Preparations, part I

Here are photos of all the modifications and the work we’ve put into the car from June 2011 onwards.












We started by taking the roof rack off. Slightly scary project, but it went perfectly fine. It had to come off partly so we could do some adjustments and maintenance on it, but also because we wouldn’t be able to get the car into the garage otherwise…






































Brian sawed off one of the middle bars in order for us to be able to open the sun roof and get up onto the “sun deck” from inside the car (provided we move one of the sand ladders first).












We decided it will suit us better to have the tent on the back of the roof rack instead of the front. Here Brian is preparing for mounting it later.












The roof tent mattress with a suitable print and a fitted sheet.






































Brian transported the roof rack and tent away for storage.












As you can see below, no chance of keeping the roof rack on! Literally a two centimeter margin there. Brian drove the car in slower than a sloth moves and I was jumping around to make sure the sides and the top of the vehicle were clear. It was especially nervous as the back of the car came onto the slightly elevated concrete floor and we were thinking of letting some air out of the tyres to be on the safe side, but it went fine.












Now the car was where it needed to be and we could start with modifications and maintenance. The fridge used to be in between the front seats and the previous owners kept a baby seat in the empty gap in the back. We decided it would be better for us to keep the fridge in the back. It will just be the two of us travelling most of the time and like this it’s out of the way, but we still can reach things in it while sitting in the front. As we moved the fridge there was no center console and no hand brake. Brian swiftly bought a hand brake lever from a second hand car place and built his own center console – drink holders and all. He also mounted two 220 V plugs on the side of the center console so that I can sit and work on my laptop in the passenger seat!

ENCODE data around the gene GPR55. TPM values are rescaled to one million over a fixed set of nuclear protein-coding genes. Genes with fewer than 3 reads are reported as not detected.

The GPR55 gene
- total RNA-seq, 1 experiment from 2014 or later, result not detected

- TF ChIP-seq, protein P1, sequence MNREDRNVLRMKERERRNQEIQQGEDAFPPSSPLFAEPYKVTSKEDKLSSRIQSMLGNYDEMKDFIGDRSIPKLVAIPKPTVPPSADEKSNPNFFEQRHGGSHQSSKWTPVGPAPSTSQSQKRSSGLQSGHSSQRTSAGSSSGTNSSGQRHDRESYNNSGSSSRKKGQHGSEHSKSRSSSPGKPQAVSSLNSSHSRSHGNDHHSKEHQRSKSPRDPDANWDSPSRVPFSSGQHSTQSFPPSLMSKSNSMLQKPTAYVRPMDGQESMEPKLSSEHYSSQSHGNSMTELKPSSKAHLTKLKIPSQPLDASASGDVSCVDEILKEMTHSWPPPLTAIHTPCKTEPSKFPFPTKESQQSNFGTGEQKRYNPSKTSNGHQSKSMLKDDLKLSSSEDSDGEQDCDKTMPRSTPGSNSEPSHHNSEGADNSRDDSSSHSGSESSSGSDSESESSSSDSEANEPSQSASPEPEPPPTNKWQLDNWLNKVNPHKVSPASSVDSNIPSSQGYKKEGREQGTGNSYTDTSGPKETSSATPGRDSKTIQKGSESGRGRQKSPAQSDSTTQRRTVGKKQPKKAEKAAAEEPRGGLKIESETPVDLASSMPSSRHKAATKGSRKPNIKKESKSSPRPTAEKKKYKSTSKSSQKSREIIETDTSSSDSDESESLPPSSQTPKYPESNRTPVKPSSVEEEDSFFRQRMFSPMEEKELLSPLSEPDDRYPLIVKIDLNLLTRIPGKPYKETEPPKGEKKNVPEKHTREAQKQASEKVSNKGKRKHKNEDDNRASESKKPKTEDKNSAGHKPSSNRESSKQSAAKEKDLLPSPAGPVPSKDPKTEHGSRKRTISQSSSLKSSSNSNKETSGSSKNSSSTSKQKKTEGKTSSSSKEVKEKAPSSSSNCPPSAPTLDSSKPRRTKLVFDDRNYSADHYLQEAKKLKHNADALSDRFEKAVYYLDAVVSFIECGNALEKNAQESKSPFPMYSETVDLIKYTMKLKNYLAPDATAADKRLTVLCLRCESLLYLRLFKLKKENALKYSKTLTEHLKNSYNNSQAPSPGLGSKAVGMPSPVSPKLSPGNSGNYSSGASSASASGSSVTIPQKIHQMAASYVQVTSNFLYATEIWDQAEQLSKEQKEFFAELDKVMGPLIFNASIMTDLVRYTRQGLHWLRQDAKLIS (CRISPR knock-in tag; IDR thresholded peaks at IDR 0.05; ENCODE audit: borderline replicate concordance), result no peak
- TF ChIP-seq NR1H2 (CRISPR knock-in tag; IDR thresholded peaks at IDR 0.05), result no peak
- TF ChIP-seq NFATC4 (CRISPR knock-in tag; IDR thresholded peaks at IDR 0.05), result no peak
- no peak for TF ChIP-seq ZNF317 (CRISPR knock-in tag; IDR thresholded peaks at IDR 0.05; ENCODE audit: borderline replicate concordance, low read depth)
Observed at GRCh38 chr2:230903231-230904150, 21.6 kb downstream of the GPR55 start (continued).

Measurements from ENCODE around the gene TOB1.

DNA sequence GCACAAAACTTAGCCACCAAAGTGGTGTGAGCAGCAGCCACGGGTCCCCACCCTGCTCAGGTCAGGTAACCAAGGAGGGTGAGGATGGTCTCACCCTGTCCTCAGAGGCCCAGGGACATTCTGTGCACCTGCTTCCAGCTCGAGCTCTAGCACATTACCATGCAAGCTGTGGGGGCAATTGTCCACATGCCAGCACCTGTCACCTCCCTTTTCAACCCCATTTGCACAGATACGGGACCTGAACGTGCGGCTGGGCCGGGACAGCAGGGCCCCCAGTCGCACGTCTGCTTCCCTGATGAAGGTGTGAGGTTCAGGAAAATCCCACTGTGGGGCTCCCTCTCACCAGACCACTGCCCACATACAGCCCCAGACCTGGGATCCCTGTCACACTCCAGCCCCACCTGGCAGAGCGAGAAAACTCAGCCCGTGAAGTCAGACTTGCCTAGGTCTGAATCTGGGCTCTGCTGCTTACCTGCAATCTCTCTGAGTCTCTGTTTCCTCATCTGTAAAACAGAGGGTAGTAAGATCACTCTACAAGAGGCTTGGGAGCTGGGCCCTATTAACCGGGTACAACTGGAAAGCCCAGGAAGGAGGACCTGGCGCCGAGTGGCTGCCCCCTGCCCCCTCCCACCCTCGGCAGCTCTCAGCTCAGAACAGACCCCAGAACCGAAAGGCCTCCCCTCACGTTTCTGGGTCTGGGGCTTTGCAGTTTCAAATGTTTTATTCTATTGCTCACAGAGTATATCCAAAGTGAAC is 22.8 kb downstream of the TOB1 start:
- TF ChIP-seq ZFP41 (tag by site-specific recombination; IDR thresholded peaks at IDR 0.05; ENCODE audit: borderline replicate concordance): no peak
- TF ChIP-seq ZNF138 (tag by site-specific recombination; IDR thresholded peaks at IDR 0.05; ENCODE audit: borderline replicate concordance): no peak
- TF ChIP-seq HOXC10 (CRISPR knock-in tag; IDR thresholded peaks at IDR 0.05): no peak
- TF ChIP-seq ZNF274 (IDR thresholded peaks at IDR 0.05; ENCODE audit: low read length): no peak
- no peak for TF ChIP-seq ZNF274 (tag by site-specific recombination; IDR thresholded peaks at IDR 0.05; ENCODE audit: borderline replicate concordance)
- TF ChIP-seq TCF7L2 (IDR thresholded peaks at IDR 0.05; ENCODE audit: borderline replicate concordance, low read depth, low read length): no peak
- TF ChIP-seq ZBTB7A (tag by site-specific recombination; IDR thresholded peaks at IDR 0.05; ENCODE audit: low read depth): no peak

Making sure the base of the center console fits.












































The new handbrake, center console and Brian labelling all the wires to rewire everything.

















All the original carpeting had been taken out of the car and we decided to put some back in to decrease the heat and noise from the engine coming into the car. Brian bought a soft isolation filter and waterproof carpeting, which is usually used for outside balconies, and it worked great. (He did remove the screwdriver before putting the carpet down. I think.)

































We decided to also cover up the entire water tank with carpet.




















































There will have to be quite a few changes back and forth in the back of the car. To cut down taxes by two thirds we’re planning on registering it as a light truck instead of a passenger car. That requires removing the back seats and putting up a metal net (load bars?) to separate the space. But after putting carpet we test mounted the fridge and the back seats.


















Way comfier than his facial expression tells you. The seats are really comfortable and there’s a fair amount of space.


















Best back seat driver ever. A little tired at the time though.














The high lift jack that the previous owners had mounted on the side of the roof rack had been stolen along their trip. Here’s the new one that we bought.


















Brian decided to make up a new free flow exhaust system to increase power and allow it to run cooler. For a few days he was under the car, getting extremely dirty and swearing most of the time.














It was a seemingly endless battle against rusted bolts.














Checking measurements to see if it will fit.














He managed to get a high performance free flow silencer.